Swedish prosecutors are set to announce whether they are reopening an inquiry into a rape allegation against Wikileaks co-founder Julian Assange.
The investigation may be revived at the request of the alleged victim’s lawyer.
Assange, who denies the charges, has avoided extradition to Sweden for seven years after seeking refuge at the Ecuadorean embassy in London in 2012.
But the 47-year-old was evicted last month and sentenced to 50 weeks in jail for breaching his bail conditions.
The US also wants to extradite Assange from the UK over his alleged role in the release of classified military and diplomatic material in 2010.
What happens now?
On Monday, Sweden’s deputy director of public prosecutions, Eva-Marie Persson, will announce her decision on whether to revisit the sexual assault investigation after it was dropped two years ago.
Swedish prosecutors said at the time they felt they were unable to take the case forward while Assange was inside the Ecuadorean embassy.
Under Swedish law, they have until next year to pursue the case. If they do re-open the investigation, it is likely to raise the question of which extradition request should take precedence: that of Sweden or the US.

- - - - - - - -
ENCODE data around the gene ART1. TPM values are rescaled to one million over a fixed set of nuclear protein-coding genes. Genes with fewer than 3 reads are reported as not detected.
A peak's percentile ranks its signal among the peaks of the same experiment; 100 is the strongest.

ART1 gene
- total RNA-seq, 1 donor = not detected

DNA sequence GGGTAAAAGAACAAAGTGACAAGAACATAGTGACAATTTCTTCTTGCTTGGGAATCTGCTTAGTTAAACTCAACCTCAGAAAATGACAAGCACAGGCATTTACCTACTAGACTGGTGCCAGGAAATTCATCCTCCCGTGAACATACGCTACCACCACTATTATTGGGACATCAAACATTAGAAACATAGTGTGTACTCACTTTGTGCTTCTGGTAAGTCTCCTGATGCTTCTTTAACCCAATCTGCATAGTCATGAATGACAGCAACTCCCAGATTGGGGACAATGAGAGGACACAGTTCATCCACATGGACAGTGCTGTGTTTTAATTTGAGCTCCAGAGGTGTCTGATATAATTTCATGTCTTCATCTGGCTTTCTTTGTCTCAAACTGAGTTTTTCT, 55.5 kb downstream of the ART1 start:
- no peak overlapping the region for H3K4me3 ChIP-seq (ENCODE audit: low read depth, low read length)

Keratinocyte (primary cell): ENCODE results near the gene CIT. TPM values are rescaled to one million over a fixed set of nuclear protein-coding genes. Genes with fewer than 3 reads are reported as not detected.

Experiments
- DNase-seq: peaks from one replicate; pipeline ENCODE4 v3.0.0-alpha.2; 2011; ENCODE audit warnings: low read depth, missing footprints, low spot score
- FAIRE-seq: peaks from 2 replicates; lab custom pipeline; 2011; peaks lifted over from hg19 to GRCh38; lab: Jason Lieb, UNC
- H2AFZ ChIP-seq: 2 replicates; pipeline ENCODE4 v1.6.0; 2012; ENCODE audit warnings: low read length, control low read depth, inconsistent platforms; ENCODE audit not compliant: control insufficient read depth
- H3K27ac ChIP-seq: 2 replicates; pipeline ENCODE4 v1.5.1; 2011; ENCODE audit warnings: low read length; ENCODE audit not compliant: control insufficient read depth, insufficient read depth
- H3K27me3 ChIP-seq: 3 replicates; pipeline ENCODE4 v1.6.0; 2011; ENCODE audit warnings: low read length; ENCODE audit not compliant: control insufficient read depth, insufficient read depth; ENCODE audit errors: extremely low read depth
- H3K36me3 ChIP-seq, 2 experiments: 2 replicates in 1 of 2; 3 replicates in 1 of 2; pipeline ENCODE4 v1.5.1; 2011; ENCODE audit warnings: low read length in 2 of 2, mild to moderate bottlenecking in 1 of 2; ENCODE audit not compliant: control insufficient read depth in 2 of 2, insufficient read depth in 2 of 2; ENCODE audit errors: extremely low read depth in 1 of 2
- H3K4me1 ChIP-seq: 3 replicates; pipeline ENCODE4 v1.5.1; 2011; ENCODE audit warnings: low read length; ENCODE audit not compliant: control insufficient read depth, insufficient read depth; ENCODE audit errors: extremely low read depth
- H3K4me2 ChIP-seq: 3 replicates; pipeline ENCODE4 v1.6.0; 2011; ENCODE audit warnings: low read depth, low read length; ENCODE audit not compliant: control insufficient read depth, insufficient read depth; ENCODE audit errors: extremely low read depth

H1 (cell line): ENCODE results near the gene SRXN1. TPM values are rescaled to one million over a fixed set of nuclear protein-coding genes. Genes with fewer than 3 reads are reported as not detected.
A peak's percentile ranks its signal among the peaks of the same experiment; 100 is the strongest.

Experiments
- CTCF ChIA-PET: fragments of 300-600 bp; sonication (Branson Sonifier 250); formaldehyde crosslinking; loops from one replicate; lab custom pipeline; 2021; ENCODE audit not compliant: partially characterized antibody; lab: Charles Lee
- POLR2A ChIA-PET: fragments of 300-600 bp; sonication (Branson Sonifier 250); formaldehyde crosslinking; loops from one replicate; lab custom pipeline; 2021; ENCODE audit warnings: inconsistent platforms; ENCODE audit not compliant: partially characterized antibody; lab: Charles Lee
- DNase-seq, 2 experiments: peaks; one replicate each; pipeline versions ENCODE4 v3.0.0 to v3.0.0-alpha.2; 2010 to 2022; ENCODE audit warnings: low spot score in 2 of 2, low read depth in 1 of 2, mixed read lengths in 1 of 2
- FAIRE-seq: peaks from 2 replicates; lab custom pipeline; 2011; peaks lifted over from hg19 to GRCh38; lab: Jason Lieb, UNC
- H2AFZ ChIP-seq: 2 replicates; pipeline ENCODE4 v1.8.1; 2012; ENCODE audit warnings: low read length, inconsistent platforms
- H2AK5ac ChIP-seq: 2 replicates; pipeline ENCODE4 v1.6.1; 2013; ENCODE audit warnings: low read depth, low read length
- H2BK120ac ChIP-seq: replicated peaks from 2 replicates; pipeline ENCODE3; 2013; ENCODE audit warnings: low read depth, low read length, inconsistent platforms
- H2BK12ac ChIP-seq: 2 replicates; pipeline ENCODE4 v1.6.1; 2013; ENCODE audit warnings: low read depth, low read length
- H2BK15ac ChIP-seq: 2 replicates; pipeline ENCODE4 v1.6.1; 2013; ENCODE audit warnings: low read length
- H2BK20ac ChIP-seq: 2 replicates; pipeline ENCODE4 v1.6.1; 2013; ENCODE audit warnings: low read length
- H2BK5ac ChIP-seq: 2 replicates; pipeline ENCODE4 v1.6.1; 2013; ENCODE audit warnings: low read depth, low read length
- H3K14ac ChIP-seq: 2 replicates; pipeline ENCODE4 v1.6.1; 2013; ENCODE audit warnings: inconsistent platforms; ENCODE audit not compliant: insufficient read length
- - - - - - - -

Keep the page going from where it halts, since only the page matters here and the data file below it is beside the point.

What is the Swedish investigation about?
Assange was accused of rape and other sexual offences against two women following a Wikileaks conference in Stockholm in 2010. He has always denied the allegations, saying the sex was consensual.
He also faced investigations for molestation and unlawful coercion, but these cases were dropped in 2015 because time had run out.
Prosecutors have been re-examining the rape case to decide whether to resume it before the statute of limitations expires in August 2020.
The alleged victim’s lawyer, Elizabeth Massi Fritz, said Assange’s arrest came as a shock but “what we have been waiting and hoping for since 2012 has now finally happened”.
She said: “No rape victim should have to wait nine years to see justice be served.”
How does the extradition process work?
Lawyer Rebecca Niblock, who specialises in extradition cases, said decisions lie primarily with the courts and that only a judge can decide whether an extradition breaches an individual’s human rights.
The home secretary can consider a limited number of issues when deciding whether or not to order an extradition, including whether the person is at risk of the death penalty.
However, if Sweden made an extradition request, Ms Niblock said it would be for the home secretary to decide which request would take precedence, considering factors such as the seriousness of the offence and which request was made first.
Nick Vamos, former head of extradition at the Crown Prosecution Service, said the UK proceedings should not take more than 18 months.
Considering Assange’s potential objections to extradition, Mr Vamos said that he did not think courts would accept the US case was politically motivated.
But he said Assange may be able to argue that his likely treatment in the US prison system would breach his human rights and that could not receive a fair trial due to his notoriety and links to political scandals.